• Be sure your tree is set up far from heat sources such as fireplaces and hot air vents.
  • Take it upon yourself to regularly check the water pan under the tree. Keeping it filled will prevent the tree from drying out. If you’re too busy to remember this important task, delegate it to a responsible employee.
  • Don’t keep the tree up for more than two weeks. If your tree is artificial, check to be sure it is flame-retardant.

Make Holiday Food That Doesn’t Bite Back

The last thing you want is for food-borne illnesses to put a damper on your celebrations or to permanently banish your customers. Follow these suggestions to ensure that bacteria is not on your guest list:

  • Keep your eating surfaces and any prepared foods well away from eggs, seafood, raw meat and poultry. This will prevent cross-contamination.
  • Be sure to cook food properly and at the recommended temperature.
  • Don’t leave foods out for too long; refrigerate immediately after people stop eating. A rule of thumb to remember is not to leave perishable items out for more than two hours.

Drink Responsibly

If you are planning to serve alcohol at a business holiday party, plan ahead by following these guidelines:

  • Don’t pressure anyone into consuming alcohol and carefully watch to ensure that none of your employees do either.
  • Hire a professional bartender, and make it clear that no one who appears intoxicated should be served any more drinks.
  • Make sure your food is filling and delicious. This will encourage people to eat and will lessen the possibility that partygoers will be drinking on empty stomachs.
  • Monitor guests as they leave the party to be sure they have alternate transportation. Be prepared to help them get cabs or call designated drivers.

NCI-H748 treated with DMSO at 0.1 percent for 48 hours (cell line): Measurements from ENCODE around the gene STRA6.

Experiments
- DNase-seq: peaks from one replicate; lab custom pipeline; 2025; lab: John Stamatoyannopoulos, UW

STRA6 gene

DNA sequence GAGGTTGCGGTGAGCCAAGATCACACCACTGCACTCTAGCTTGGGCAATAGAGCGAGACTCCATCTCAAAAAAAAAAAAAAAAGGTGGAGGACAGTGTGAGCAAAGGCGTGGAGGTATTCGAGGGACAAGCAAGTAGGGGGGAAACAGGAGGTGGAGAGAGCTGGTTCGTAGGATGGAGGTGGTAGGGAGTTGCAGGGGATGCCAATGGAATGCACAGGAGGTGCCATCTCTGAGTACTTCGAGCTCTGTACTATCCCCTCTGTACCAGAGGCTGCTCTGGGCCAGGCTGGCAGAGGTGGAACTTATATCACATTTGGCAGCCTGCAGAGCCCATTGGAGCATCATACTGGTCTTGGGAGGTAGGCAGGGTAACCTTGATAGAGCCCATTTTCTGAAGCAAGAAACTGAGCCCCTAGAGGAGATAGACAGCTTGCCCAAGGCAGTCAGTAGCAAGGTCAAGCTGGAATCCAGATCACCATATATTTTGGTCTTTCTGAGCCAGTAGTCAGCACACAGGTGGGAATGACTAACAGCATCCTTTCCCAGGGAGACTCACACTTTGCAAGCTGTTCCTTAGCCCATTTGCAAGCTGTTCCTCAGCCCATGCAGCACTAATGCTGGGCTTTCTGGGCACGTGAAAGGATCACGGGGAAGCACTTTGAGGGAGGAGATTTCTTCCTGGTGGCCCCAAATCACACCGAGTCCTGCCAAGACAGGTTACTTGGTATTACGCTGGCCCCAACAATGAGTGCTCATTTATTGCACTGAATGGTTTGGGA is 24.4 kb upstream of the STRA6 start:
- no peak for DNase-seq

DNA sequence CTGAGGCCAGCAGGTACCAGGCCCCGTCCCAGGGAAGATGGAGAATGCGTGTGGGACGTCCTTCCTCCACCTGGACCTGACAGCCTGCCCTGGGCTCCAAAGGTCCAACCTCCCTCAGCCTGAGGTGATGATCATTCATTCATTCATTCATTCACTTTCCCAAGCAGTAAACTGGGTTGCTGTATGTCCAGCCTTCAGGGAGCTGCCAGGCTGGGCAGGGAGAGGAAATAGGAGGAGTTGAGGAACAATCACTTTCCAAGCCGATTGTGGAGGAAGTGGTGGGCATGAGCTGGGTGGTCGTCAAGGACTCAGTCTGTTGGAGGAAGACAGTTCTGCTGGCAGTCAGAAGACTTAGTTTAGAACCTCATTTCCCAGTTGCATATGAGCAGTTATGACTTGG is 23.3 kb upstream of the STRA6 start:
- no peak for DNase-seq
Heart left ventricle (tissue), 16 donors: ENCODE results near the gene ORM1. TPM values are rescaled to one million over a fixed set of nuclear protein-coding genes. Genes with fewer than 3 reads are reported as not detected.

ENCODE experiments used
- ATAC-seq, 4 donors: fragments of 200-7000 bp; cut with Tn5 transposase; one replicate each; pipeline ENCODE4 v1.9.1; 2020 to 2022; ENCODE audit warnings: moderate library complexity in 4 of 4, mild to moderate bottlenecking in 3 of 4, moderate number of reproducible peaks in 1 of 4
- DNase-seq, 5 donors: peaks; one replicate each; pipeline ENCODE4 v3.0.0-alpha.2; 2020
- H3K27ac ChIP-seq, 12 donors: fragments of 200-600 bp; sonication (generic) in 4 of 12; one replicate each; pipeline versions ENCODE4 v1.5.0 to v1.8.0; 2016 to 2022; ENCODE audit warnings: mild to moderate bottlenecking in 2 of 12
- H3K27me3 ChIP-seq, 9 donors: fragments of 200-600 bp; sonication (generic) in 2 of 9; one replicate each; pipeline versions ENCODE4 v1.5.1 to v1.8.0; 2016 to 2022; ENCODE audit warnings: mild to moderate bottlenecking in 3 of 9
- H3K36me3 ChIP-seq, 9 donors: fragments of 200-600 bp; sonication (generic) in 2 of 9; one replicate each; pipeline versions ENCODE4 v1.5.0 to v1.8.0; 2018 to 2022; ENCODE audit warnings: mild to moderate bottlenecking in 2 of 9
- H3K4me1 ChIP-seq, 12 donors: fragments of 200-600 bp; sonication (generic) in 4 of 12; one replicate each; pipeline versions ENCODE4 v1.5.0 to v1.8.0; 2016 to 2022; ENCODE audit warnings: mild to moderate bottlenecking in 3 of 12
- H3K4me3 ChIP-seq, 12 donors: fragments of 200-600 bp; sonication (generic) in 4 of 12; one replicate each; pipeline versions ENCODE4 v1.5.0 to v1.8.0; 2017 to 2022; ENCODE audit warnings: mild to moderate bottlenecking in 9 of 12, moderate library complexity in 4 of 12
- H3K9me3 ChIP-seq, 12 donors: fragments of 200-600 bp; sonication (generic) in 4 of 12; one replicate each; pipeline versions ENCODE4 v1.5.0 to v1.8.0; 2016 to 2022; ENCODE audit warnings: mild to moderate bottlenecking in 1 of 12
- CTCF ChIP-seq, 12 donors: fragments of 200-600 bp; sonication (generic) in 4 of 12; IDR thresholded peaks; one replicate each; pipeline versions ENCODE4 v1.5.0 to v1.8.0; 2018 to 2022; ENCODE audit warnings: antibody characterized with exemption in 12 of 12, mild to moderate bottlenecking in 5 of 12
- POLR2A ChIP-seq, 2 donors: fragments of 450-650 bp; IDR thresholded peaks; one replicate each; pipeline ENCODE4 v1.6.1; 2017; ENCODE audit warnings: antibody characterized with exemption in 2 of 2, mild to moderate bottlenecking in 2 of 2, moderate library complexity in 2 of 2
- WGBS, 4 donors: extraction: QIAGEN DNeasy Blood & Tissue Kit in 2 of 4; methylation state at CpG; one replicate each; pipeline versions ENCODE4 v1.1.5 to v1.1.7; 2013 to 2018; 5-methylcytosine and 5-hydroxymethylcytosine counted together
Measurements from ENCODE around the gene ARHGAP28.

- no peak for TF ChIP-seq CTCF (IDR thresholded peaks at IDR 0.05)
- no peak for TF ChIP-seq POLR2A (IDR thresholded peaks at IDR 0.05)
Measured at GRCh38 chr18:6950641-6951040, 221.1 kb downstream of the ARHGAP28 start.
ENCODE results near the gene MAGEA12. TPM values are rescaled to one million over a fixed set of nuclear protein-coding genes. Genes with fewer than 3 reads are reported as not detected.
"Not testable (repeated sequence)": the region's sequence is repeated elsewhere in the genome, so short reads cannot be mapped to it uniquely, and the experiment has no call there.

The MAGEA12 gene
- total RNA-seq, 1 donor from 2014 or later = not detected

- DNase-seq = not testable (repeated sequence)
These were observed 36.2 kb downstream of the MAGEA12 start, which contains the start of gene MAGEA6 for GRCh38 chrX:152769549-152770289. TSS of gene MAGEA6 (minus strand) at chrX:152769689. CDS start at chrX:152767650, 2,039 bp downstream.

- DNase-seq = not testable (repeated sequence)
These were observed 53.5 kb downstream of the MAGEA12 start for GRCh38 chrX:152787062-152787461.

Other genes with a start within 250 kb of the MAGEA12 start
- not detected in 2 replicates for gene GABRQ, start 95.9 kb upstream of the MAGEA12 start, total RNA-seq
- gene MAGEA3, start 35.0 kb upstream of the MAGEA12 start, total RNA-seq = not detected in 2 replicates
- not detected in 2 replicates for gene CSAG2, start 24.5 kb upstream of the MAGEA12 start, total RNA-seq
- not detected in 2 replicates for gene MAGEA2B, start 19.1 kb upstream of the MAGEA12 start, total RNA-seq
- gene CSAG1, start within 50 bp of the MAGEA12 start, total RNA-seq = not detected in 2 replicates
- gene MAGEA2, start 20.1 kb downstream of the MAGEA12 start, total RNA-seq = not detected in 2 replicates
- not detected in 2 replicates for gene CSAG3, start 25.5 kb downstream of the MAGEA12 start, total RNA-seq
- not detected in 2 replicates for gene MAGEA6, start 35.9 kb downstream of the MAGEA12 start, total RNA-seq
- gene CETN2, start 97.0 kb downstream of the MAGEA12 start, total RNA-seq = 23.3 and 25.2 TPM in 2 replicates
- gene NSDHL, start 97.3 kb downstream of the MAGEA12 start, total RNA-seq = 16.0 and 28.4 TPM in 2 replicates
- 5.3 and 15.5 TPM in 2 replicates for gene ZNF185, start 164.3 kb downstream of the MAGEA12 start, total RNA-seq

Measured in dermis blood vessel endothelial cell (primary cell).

Be Sure Your Insurance is in Order

Taking heed of these precautions can go far in protecting you against hazards and accidents. However, mishaps can occur even in the safest environments. For that reason, it is vital that your insurance is comprehensive and up-to-date. There are several types of commercial insurance, including property, liability and workers’ compensation. In general, property insurance protects you if there is any damage to your property, including natural disasters, fires and theft. Liability insurance covers you in the case of injury to third parties, including customers, delivery personnel and other visitors to your business. This insurance also pays the costs incurred if the third party takes you to court. Workers’ compensation protects you and your employees in the event of on-the-job injuries or work-related illnesses.

December can be a fun and extremely busy time for all of us, particularly for entrepreneurs. Taking some time to prepare for all contingencies can keep your stress level manageable. In addition, your forethought can help to ensure happy and safe customers and employees throughout this lucrative season.